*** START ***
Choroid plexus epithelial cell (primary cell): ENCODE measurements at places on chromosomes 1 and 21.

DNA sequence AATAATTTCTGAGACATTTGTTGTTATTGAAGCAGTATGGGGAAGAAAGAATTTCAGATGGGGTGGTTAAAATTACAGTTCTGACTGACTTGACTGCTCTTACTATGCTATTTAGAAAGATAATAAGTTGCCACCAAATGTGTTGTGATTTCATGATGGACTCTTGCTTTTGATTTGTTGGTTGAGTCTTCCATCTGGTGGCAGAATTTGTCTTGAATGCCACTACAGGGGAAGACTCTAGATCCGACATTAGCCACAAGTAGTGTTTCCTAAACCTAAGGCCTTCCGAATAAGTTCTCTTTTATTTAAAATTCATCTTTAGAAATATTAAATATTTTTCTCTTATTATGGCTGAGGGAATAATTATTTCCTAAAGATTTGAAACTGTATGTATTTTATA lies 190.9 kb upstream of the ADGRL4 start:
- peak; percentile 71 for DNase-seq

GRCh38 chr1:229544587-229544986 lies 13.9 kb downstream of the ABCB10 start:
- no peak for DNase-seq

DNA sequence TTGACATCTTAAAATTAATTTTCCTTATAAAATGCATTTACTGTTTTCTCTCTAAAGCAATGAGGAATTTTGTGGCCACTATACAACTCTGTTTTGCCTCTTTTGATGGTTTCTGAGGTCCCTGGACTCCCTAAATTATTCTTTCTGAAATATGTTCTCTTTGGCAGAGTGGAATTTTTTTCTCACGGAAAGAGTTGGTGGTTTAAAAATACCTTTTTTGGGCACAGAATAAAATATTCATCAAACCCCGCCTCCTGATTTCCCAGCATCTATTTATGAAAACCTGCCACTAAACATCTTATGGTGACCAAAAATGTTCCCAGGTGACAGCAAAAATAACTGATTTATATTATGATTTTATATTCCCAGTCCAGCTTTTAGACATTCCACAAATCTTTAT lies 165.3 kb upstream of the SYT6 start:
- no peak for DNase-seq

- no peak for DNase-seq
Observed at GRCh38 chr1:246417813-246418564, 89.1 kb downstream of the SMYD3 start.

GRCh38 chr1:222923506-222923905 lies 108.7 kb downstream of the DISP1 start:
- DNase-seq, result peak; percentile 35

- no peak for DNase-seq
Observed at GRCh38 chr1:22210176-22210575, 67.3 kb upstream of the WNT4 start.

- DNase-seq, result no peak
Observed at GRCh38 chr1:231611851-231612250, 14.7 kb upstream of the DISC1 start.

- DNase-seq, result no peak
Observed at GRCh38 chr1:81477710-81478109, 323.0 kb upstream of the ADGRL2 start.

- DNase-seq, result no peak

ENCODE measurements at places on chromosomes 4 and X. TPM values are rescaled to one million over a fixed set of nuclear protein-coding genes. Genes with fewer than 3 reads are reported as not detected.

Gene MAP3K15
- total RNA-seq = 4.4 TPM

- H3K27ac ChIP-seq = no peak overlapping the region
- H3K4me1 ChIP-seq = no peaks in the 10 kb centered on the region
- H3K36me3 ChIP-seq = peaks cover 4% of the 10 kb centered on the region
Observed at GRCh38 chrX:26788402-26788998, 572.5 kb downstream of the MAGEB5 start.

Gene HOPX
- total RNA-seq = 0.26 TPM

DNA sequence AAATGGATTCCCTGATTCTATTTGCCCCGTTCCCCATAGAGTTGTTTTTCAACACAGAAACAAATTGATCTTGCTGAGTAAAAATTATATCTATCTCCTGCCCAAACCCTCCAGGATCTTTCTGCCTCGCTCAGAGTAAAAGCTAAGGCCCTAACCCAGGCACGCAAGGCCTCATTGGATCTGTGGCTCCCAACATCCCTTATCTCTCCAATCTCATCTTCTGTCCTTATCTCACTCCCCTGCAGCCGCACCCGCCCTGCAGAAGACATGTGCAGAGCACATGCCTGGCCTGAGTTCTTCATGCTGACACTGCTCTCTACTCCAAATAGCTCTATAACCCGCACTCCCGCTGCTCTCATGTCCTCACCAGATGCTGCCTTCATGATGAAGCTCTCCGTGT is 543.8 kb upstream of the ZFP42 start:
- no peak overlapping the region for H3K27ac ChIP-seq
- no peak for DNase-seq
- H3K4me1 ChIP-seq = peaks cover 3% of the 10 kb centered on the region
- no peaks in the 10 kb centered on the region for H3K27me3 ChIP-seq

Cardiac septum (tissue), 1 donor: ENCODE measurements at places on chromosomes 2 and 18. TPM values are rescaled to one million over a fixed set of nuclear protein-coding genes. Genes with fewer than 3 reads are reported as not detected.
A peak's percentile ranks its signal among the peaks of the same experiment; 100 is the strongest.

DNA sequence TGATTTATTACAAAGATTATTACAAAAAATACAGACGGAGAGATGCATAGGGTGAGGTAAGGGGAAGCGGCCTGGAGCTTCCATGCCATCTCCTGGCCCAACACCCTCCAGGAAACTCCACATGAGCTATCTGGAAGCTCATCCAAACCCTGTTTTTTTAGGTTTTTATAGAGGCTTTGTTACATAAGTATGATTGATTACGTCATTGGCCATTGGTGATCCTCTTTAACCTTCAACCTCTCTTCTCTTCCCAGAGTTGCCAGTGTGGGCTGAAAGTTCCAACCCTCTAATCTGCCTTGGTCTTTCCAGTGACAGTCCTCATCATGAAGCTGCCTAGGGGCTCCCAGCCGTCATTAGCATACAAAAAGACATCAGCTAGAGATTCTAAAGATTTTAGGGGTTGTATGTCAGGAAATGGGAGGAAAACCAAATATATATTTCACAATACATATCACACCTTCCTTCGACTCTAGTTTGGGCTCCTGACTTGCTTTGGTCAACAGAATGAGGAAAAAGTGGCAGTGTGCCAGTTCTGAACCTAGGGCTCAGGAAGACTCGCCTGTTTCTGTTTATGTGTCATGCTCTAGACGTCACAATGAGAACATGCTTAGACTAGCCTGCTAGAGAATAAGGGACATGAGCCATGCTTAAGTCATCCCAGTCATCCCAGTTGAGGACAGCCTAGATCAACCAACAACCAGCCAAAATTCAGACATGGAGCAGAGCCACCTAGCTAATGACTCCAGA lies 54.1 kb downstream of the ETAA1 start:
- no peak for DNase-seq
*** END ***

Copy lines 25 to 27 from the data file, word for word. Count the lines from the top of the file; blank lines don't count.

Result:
Observed at GRCh38 chrX:26788402-26788998, 572.5 kb downstream of the MAGEB5 start.

Gene HOPX
- total RNA-seq = 0.26 TPM